If you have a pregnant wife who still hasn’t decided if she will choose to breastfeed, you may be interested in the results of a new study which suggests breastfed babies have fewer behavioral problems.
Research presented at the American Public Health Association’s annual meeting found that mothers and fathers of breastfed children were less likely to report behavioral problems or mental illnesses up until their child turned five, HealthDay News reports.
These respondents were 15 percent less likely than parents of formula-fed kids to have reported concerns about their child’s behavior.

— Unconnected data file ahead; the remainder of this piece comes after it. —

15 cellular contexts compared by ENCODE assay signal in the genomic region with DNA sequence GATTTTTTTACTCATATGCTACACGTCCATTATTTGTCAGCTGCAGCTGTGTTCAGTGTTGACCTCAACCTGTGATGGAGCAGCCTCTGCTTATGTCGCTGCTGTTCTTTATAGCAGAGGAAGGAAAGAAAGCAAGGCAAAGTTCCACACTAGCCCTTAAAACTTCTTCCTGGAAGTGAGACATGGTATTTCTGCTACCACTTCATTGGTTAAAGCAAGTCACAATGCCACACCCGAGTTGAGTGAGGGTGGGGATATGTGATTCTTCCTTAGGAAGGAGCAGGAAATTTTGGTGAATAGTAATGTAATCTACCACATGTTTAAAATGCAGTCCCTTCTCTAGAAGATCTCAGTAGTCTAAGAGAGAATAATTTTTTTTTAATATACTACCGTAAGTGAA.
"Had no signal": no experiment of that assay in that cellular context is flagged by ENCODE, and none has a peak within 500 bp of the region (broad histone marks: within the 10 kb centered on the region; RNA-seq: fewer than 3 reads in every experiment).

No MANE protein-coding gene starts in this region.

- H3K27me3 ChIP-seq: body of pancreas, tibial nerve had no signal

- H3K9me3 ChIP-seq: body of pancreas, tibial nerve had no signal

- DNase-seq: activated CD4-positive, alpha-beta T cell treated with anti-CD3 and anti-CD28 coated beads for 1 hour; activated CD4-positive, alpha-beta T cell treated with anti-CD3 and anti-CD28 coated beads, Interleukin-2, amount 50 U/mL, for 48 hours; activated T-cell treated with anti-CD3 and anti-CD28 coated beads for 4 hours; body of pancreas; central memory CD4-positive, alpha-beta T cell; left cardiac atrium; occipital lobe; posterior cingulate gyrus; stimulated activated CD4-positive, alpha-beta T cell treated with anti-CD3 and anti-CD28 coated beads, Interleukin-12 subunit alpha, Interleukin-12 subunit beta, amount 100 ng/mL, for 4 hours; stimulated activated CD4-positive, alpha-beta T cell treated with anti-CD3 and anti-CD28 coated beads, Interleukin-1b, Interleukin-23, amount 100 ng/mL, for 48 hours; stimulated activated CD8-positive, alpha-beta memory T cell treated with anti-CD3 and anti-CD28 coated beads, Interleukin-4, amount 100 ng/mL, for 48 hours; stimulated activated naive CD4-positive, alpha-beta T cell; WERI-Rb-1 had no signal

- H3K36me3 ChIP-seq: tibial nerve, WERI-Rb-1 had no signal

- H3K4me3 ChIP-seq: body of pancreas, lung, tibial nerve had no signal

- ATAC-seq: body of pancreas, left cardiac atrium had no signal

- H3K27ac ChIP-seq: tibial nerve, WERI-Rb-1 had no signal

In addition, the breastfed youngsters had a 37 percent reduced likelihood of having received a medical diagnosis of a behavioral disorder.
"This is an early finding, but it suggests that breast-feeding during infancy could have an effect on behavior during childhood," lead author Dr Katherine Hobbs Knutson explained.
The physical and mental health benefits of breastfeeding are numerous, according to La Leche League International, which offers parenting advice about how fathers can play a role in this important experience.
According to the group, a baby that is full from breastfeeding can be laid across their dad’s chest for valuable bonding time.